Two weeks ago, a SpaceX rocket inexplicably burst into flames, taking its satellite payload up in smoke. Now the space company has given a date for when we can expect to see its rockets back in the air. An earlier Falcon 9 launch (Image: SPACEX/FLICKR)
"We're anticipating getting back to flight, being down for about three months, and then back to flight in November, the November timeframe," said Gwynne Shotwell, SpaceX's president, at a meeting for World Satellite Business Week in Paris yesterday. "We'll launch on the east coast from pad 39A in that timeframe, and then Vandenberg will be available for our customers."
Pad 39A is one of SpaceX's other launchpads at Kennedy Space Center. It is not the same pad as the one in Cape Canaveral that may have been damaged by the exploding rocket. Shotwell did not specify which of the company's rockets will fly in November, however. SpaceX had both the first flight of its massive Falcon Heavy and the first re-flight of a Falcon 9 rocket scheduled to go up this spring. Both of those flights were pushed back after the Cape Canaveral incident.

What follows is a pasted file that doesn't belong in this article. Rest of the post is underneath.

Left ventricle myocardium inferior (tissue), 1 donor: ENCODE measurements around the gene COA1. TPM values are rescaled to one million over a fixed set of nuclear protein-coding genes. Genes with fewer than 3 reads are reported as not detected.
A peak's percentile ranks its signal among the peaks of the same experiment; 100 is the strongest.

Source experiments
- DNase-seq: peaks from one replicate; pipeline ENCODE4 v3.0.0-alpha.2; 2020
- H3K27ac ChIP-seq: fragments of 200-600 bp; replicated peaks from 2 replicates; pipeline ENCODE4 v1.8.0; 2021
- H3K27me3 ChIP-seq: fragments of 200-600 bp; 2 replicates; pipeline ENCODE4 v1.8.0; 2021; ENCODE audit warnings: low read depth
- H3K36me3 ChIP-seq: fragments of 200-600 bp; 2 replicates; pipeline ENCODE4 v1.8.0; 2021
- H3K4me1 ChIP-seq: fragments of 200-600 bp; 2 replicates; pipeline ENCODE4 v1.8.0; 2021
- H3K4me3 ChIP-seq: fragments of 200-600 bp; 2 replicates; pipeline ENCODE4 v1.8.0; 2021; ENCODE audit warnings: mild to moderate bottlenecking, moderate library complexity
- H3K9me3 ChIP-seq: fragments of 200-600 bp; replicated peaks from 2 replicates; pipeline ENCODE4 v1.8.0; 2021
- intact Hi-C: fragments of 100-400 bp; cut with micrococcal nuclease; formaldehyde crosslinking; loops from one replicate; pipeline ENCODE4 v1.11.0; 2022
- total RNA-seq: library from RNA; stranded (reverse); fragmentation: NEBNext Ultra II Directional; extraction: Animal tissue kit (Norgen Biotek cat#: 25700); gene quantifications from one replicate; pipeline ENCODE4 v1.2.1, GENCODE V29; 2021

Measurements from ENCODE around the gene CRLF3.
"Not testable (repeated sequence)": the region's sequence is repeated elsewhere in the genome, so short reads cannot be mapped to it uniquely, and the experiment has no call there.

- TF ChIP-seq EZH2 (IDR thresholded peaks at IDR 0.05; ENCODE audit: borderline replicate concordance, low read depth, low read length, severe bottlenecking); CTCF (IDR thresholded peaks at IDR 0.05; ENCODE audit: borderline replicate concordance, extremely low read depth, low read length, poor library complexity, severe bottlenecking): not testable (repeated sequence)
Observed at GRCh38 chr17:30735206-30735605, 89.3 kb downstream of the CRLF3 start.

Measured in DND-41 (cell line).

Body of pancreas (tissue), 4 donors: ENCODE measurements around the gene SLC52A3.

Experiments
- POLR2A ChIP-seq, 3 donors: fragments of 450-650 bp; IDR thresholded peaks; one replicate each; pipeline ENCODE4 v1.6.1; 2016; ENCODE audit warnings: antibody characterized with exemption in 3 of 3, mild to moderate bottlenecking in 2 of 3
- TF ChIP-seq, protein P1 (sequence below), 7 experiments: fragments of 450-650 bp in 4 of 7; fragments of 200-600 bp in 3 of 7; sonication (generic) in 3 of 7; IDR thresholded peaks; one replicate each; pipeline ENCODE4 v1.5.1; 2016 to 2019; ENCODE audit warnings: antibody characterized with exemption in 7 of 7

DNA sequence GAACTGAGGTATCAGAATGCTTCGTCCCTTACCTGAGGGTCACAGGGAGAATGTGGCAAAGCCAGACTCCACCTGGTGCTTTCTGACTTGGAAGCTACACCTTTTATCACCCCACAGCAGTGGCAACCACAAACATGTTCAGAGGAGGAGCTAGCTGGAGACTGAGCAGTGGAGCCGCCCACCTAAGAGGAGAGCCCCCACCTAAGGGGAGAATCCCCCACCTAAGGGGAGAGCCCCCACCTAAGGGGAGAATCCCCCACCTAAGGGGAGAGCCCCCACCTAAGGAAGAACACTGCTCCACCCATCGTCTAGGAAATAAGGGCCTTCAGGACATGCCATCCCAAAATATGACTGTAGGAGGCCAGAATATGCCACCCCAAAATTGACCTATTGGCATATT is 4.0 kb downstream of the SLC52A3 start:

The Falcon Heavy test has been tentatively pushed off to next year now. It's very possible that the company will simply use a new Falcon 9 for its first flight back -- especially if it ends up altering the rocket's design at all after the investigation of the fire. But there is a chance that we could still see the first re-flight of a used Falcon 9 before the end of the year.